Even an unphilosophical person soon finds it necessary to recognize an inner world distinct from the outer world, a world of sense-impressions, of creations of his imagination, of sensa- tions, of feelings and moods, a world of inclinations, wishes and decisions. For brevity I want to collect all these, with the exception of decisions, under the word ” idea”.

Now do thoughts belong to this inner world? Are they ideas? They are obviously not decisions. How are ideas distinct from the things of the outer world? First :

Ideas cannot be seen or touched, cannot be smelled, nor tasted, nor heard.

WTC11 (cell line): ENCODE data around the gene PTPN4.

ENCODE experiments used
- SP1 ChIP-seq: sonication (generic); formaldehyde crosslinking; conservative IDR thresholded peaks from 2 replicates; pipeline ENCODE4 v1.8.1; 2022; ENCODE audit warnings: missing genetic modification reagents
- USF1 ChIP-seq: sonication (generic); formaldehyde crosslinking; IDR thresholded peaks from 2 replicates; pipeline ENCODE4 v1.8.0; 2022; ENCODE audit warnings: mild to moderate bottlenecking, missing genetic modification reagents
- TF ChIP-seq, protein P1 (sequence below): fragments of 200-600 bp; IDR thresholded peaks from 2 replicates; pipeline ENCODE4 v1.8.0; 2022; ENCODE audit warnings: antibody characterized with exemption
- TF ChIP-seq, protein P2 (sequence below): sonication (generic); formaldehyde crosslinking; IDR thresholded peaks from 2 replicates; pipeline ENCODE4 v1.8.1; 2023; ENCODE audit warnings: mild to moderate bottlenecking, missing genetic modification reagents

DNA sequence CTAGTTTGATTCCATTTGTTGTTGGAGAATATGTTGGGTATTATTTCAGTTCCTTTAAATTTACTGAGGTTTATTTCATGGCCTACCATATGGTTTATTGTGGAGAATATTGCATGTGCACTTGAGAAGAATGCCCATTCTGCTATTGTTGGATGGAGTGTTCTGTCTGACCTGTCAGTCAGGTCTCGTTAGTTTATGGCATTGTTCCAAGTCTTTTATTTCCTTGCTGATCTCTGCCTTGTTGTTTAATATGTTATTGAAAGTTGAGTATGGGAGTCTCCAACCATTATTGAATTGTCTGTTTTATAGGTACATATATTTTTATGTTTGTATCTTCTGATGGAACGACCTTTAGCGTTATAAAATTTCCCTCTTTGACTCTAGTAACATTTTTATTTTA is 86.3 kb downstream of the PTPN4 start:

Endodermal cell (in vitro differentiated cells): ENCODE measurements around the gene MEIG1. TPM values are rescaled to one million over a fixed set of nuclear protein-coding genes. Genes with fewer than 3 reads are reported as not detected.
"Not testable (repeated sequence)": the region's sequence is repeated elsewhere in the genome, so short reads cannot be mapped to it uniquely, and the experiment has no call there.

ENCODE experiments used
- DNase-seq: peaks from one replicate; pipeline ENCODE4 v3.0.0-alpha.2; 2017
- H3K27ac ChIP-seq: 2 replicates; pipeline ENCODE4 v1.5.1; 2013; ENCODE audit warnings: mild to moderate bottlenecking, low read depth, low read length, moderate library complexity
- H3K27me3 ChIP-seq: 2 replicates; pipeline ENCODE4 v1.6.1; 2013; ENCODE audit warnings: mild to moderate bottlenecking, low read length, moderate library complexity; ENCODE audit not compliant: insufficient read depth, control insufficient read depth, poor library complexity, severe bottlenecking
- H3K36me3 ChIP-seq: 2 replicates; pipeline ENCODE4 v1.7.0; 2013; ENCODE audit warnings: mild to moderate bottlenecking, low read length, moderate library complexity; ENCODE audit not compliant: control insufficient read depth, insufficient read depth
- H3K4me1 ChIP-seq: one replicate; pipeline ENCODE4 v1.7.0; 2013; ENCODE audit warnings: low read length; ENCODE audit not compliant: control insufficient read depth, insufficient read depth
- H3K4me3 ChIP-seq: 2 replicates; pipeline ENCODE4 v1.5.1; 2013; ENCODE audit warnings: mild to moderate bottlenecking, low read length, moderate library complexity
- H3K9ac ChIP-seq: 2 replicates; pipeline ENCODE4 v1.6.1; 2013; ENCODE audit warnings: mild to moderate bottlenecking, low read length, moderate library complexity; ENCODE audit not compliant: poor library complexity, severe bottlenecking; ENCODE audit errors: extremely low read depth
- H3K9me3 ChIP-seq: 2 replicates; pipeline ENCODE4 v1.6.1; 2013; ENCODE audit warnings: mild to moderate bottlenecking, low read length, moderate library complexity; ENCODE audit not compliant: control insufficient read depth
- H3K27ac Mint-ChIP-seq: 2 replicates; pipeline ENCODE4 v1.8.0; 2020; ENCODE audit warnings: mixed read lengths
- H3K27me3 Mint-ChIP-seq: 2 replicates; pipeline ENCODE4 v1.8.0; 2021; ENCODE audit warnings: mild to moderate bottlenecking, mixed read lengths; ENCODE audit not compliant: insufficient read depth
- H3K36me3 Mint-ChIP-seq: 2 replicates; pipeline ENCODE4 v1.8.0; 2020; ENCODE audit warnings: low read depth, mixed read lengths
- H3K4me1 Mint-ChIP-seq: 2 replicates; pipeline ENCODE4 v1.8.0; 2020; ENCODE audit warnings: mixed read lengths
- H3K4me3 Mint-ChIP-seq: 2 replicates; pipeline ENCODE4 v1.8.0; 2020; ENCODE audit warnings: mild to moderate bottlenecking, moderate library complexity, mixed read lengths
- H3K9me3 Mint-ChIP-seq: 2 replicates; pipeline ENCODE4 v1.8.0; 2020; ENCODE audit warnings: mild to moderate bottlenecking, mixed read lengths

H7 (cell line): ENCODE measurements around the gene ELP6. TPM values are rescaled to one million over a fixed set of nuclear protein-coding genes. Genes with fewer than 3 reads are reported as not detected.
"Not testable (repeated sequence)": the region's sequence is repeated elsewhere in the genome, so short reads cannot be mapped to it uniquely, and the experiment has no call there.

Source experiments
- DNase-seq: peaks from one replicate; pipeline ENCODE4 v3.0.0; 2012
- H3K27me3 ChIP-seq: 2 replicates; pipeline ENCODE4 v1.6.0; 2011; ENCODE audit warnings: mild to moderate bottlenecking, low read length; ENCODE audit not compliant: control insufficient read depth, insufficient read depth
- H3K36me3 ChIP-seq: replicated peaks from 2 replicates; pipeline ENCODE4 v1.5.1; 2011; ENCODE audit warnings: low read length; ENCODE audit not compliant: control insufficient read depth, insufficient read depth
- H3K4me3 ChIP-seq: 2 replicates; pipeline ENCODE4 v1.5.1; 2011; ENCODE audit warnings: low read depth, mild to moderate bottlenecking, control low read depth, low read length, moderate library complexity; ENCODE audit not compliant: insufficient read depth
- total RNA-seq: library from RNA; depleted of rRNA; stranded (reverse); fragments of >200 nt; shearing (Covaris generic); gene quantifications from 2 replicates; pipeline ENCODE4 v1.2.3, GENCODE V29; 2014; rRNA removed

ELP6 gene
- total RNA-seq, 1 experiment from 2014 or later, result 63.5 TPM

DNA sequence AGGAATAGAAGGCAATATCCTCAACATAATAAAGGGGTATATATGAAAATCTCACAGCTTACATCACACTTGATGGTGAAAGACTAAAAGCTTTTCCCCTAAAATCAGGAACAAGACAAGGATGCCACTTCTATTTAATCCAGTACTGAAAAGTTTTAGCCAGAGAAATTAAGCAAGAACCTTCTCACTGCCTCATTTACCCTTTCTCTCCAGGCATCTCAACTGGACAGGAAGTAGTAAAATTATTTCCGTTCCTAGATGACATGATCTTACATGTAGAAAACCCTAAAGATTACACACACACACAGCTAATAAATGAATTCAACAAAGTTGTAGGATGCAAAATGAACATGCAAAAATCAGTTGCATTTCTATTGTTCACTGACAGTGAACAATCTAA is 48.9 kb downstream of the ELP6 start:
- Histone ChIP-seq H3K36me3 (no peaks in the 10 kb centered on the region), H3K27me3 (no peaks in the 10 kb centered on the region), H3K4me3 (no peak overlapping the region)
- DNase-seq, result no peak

I go for a walk with a companion. I see a green .field, I have a visual impression of the green as well. I have it but I do not see it.

Secondly: ideas are had. One has sensations, feelings, moods, inclinations, wishes. An idea which someone has belongs to the content of his consciousness.

The field and the frogs in it, the sun which shines on them are there no matter whether I look at them or not, but the sense- impression I have’of green exists only because of me, I am its bearer. It seems absurd to us that a pain, a mood, a wish should rove about the world without a bearer, independently. An experience is impossible without an experient. The inner world presupposes the person whose inner world it is.

Thirdly : ideas need a bearer. Things of the outer world are however independent.